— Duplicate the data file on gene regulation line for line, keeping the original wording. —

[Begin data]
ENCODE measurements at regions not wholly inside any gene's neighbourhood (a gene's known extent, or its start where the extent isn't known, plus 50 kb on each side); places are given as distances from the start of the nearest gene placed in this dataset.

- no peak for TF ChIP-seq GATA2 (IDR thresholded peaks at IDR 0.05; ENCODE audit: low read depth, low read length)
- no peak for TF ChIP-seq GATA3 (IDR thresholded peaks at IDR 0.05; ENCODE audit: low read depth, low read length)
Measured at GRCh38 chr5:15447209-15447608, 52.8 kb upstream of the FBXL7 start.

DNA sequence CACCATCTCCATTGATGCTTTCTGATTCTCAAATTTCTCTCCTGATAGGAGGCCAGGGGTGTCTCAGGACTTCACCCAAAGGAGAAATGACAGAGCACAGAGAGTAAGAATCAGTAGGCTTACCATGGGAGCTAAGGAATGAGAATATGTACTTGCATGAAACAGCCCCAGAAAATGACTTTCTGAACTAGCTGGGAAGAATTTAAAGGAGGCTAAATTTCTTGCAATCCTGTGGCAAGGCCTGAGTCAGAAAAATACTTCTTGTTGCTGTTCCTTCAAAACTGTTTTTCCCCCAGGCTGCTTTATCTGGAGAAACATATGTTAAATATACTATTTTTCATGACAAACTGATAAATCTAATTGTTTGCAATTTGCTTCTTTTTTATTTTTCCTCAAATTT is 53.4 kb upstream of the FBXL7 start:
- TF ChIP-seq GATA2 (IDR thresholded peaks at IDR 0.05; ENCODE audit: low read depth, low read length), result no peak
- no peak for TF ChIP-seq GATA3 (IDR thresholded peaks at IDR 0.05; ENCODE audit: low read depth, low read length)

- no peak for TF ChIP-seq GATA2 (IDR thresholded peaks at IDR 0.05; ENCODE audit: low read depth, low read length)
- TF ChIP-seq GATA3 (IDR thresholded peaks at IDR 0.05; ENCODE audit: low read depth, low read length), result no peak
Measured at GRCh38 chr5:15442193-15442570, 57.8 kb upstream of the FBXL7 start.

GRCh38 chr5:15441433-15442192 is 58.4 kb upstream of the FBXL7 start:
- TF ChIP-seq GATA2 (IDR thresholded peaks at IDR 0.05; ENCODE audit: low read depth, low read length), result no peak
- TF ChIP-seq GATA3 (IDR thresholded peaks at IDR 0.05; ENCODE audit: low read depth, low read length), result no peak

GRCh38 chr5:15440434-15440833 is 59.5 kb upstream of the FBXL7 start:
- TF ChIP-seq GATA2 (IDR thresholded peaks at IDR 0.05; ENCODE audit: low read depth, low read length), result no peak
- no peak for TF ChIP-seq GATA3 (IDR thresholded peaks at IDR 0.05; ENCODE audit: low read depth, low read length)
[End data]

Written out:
ENCODE measurements at regions not wholly inside any gene's neighbourhood (a gene's known extent, or its start where the extent isn't known, plus 50 kb on each side); places are given as distances from the start of the nearest gene placed in this dataset.

- no peak for TF ChIP-seq GATA2 (IDR thresholded peaks at IDR 0.05; ENCODE audit: low read depth, low read length)
- no peak for TF ChIP-seq GATA3 (IDR thresholded peaks at IDR 0.05; ENCODE audit: low read depth, low read length)
Measured at GRCh38 chr5:15447209-15447608, 52.8 kb upstream of the FBXL7 start.

DNA sequence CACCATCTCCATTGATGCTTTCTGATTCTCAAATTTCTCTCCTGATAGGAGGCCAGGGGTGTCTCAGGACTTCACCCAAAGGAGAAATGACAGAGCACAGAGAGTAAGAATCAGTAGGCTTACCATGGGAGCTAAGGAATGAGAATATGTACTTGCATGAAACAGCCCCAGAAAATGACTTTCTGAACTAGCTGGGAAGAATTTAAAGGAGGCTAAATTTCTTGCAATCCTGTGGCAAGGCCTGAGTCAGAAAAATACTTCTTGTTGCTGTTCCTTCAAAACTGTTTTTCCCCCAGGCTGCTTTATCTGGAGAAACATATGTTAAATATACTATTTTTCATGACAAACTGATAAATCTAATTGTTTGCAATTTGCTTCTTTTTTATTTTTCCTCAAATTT is 53.4 kb upstream of the FBXL7 start:
- TF ChIP-seq GATA2 (IDR thresholded peaks at IDR 0.05; ENCODE audit: low read depth, low read length), result no peak
- no peak for TF ChIP-seq GATA3 (IDR thresholded peaks at IDR 0.05; ENCODE audit: low read depth, low read length)

- no peak for TF ChIP-seq GATA2 (IDR thresholded peaks at IDR 0.05; ENCODE audit: low read depth, low read length)
- TF ChIP-seq GATA3 (IDR thresholded peaks at IDR 0.05; ENCODE audit: low read depth, low read length), result no peak
Measured at GRCh38 chr5:15442193-15442570, 57.8 kb upstream of the FBXL7 start.

GRCh38 chr5:15441433-15442192 is 58.4 kb upstream of the FBXL7 start:
- TF ChIP-seq GATA2 (IDR thresholded peaks at IDR 0.05; ENCODE audit: low read depth, low read length), result no peak
- TF ChIP-seq GATA3 (IDR thresholded peaks at IDR 0.05; ENCODE audit: low read depth, low read length), result no peak

GRCh38 chr5:15440434-15440833 is 59.5 kb upstream of the FBXL7 start:
- TF ChIP-seq GATA2 (IDR thresholded peaks at IDR 0.05; ENCODE audit: low read depth, low read length), result no peak
- no peak for TF ChIP-seq GATA3 (IDR thresholded peaks at IDR 0.05; ENCODE audit: low read depth, low read length)